Increasing Early Childhood Literacy
More than a third of children enter kindergarten without the pre-reading skills needed to benefit from the instruction they receive. MSU Extension is partnering with the Molina Foundation to distribute 50,000 books across the state to help improve early childhood literacy. The books will be bundled with other learning resources that will give parents and caregivers the tools they need to better prepare Michigan’s youngest learners for a lifetime of greater literacy and greater success. Supporting literacy education in young children is how MSU Extension will help our youngest citizens to be reading at grade level by the third grade.
Protecting Michigan’s Waters
Michigan’s economic future and quality of life are dependent on clean and safe water resources. MSU Extension aims to improve overall water quality and engage multiple audiences who have an impact on our collective water resources in a single, comprehensive effort. MSU Extension staff members will collect measureable outcome data that directly correspond to improved water quality (improved environmental parameters; i.e. water quality). Follow-up evaluations with participants will document how change took place and its impact.
MSU Extension staff members will collect and report key outcome measures in gallons or pounds of nutrients, pesticides and sediments not used or not moving toward water supplies. The measures will then be modeled to reflect projected improvements in water quality.
Helping our Cities and Towns Succeed
Local governments and school districts in Michigan make up a $50 billion enterprise that provides basic public services such as police patrols, ambulance service, clean water, open space and parks and education. And in Michigan, this enterprise is increasingly under financial stress. Lower tax revenues, less state revenue sharing and a sluggish economy have put many Michigan counties, cities, villages and townships in serious financial stress threatening these basic public services. In responding to this crisis, the governor and Legislature are providing new tools for elected and appointed local officials.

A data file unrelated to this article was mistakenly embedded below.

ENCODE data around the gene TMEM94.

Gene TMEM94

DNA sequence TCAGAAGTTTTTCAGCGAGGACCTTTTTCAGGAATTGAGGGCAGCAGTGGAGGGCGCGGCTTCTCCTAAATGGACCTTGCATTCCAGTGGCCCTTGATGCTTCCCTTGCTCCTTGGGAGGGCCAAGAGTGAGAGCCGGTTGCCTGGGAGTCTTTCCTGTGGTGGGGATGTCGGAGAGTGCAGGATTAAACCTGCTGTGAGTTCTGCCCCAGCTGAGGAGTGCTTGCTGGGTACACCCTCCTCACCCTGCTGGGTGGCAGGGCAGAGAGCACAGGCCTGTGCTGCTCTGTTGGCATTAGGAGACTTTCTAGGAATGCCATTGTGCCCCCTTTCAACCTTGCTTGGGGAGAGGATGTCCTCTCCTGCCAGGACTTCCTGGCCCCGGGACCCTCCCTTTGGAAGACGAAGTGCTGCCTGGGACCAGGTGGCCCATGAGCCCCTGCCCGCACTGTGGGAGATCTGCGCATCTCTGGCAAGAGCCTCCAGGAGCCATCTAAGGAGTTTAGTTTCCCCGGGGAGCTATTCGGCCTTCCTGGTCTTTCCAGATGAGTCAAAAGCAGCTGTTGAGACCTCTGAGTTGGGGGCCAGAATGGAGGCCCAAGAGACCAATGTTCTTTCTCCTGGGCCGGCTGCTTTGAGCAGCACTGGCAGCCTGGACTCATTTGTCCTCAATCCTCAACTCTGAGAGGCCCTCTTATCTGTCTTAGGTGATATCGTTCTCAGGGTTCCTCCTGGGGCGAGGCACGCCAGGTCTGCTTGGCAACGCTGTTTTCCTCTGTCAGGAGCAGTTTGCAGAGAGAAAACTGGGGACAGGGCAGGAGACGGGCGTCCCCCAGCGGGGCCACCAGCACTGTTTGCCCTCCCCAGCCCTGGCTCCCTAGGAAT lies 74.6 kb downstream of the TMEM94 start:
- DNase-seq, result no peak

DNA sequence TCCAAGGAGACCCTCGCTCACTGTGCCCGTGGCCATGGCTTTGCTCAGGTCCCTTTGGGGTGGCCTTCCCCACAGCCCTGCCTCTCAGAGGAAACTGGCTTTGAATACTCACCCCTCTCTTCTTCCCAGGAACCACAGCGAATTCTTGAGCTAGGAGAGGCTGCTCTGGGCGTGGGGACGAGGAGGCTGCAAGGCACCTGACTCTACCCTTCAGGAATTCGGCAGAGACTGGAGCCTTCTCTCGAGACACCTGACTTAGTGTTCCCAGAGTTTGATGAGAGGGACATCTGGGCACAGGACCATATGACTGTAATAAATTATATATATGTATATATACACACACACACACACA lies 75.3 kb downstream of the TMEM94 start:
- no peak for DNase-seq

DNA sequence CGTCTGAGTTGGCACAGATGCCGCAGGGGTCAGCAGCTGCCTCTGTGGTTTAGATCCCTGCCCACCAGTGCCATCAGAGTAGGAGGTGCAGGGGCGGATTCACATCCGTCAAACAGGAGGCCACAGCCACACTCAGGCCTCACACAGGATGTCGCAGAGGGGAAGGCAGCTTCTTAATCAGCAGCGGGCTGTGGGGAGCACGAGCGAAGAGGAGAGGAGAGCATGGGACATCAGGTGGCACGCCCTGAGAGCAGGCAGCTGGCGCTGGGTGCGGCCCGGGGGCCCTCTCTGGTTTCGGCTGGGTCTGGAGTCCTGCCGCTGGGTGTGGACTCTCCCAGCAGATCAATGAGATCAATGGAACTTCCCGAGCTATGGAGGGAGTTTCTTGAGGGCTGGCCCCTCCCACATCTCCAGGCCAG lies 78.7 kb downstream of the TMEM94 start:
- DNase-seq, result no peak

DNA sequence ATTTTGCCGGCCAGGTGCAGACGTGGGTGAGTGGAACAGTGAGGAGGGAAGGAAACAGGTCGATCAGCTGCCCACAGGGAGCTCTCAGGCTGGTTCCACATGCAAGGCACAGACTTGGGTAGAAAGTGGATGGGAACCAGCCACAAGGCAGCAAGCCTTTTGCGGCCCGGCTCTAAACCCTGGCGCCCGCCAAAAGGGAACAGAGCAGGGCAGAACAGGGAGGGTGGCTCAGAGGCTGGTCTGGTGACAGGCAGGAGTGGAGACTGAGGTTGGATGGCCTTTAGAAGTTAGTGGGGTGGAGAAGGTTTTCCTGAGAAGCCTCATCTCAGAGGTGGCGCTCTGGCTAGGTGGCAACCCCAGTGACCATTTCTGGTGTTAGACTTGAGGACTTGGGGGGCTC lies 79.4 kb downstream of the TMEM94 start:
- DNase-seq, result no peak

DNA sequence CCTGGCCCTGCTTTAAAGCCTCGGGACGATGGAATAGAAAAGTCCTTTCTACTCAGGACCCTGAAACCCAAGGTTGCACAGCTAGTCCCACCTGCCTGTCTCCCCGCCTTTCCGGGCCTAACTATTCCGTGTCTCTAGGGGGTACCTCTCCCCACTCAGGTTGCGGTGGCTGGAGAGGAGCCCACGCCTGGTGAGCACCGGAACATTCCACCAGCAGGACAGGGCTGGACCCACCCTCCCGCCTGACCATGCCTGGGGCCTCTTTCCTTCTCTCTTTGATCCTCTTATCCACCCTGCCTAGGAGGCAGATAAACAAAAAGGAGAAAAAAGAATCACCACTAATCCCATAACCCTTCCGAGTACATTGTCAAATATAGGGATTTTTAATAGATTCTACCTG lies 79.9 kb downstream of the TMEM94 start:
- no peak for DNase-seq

MSU Extension educators, working with partners from the legal and financial sectors, are providing the educational foundation for local officials to use these new tools and address the fiscal crisis. Workshop topics will include the new emergency financial manager law, legal contracts, health care management, turnaround plans, local finance, local government cooperation and consolidation, school law and finance, and municipal bankruptcy. Participants will walk away with a set of tools and strategies for addressing and preventing the fiscal crisis facing many local governments and school districts today, resulting in improved civic management tomorrow.
“I Know MI Numbers” programs will start in communities at the end of April, with initial results being reported as early as fall 2011.
Find more information at msue.msu.edu.